As a teenager, I was a huge fan of the TV show, MacGyver, starring Richard Dean Anderson. The character MacGyver was a former Special Forces agent who worked for a think tank organization called the Phoenix Foundation. MacGyver was hired to solve problems that no one else was capable of solving, and he used his vast knowledge of science (mainly chemistry) to come up with novel solutions to the problems he faced, most of which were life threatening.
The real appeal of this show was not a broad-shouldered hero figure, bearing weapons of personal destruction, who rescued an attractive woman in distress every week. Possibly the most entertaining aspect of MacGyver was the intrigue and mystery in each episode: how will MacGyver solve the next problem using little more than his trademark Swiss Army knife, a paperclip and a candy bar? In the pilot episode, MacGyver used a chocolate bar to seal an acid leak and the lens from a pair of binoculars to redirect a laser beam. Although some of his solutions might seem improbable, they do demonstrate the value of creative problem solving.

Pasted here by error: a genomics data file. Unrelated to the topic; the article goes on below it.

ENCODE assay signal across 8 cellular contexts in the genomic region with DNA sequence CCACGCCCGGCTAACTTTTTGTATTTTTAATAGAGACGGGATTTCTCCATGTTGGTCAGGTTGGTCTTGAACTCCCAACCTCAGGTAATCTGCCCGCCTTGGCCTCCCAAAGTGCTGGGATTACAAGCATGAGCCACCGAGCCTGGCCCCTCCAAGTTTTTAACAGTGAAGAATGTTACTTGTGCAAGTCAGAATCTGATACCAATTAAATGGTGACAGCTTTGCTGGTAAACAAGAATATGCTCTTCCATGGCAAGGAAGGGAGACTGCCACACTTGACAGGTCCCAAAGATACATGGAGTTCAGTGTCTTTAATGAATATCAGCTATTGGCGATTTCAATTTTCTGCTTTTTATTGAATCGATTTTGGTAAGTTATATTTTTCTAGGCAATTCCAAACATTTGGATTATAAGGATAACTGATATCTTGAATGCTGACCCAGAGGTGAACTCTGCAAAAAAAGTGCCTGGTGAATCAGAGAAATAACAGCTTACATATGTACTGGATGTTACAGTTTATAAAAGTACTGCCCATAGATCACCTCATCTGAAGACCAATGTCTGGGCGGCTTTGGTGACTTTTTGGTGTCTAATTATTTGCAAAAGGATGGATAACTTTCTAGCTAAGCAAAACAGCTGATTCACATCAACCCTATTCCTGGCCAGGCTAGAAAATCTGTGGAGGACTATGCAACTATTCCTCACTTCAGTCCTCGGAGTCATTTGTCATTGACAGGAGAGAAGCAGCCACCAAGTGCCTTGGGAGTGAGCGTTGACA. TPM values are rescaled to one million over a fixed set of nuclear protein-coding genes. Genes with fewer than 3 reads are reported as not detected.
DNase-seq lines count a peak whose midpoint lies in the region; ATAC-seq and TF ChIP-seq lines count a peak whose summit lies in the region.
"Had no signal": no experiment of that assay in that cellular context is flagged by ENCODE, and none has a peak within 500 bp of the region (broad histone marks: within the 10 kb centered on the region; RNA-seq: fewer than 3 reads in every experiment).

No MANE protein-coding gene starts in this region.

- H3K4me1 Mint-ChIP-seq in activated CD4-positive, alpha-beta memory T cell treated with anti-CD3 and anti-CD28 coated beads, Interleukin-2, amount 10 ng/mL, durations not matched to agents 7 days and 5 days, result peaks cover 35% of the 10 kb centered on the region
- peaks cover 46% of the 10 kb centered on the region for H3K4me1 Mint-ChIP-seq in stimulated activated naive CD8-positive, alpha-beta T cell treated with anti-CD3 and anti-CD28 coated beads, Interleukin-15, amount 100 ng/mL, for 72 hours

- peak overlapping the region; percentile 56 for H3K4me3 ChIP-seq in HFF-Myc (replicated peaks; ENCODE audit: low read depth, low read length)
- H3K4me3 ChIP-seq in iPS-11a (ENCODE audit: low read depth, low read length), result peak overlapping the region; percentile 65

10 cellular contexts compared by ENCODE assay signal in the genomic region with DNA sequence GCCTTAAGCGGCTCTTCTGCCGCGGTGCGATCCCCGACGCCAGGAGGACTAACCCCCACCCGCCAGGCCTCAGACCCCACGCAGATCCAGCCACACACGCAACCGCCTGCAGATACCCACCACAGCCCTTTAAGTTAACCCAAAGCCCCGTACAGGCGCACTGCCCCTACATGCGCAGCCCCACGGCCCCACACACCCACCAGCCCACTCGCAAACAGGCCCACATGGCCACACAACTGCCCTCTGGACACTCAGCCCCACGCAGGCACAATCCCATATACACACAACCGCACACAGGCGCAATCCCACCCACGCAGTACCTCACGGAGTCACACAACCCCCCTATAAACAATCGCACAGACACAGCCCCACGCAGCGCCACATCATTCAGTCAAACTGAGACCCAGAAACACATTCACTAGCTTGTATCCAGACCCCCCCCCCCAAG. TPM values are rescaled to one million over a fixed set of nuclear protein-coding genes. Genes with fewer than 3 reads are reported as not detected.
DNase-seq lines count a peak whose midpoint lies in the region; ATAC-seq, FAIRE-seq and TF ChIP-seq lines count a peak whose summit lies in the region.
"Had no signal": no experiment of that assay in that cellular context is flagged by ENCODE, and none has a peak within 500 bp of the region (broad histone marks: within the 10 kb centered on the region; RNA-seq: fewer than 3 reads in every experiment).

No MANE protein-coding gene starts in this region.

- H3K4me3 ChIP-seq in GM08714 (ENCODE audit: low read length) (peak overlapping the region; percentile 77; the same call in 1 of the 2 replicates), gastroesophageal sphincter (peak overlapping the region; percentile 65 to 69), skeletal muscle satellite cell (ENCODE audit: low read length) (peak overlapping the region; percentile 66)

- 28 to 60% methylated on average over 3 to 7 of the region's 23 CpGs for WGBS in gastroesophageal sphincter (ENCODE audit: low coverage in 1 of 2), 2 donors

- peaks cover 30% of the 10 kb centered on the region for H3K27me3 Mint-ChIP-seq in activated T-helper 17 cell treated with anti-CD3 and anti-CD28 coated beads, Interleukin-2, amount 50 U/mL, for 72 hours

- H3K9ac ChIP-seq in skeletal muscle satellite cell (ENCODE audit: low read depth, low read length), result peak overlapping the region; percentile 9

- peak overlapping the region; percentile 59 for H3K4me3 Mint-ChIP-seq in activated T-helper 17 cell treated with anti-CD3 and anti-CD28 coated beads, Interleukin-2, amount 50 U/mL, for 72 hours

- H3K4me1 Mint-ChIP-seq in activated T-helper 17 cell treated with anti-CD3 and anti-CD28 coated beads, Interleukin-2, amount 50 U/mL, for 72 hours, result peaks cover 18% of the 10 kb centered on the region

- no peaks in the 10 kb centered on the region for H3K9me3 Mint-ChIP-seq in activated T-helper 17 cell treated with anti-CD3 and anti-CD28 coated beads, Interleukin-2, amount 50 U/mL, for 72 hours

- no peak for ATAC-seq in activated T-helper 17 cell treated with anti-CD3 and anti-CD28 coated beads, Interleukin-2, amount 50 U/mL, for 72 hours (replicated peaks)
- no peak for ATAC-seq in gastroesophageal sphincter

MacGyver was a hero figure for me at an impressionable age, who led me to believe that there are always alternatives and always more than one solution to a problem. One did not always need to approach a problem from the front (or attack an enemy's front line). In a very real sense, MacGyver taught me to think laterally as a young man, and I wholly embraced the concept, adopting this way of thinking. As an accountant, I found that this form of thinking- which at the time I referred to as creative problem solving-helped me to solve problems.
MacGyver used intelligence, a vast knowledge of science and lateral thinking to earn himself a reputation as the man to call when a difficult problem arises. Likewise, if you learn to use your intelligence, your vast knowledge and a heavy dose of lateral thinking, you may earn your own reputation and be surprised by the difficult problems you are able to overcome.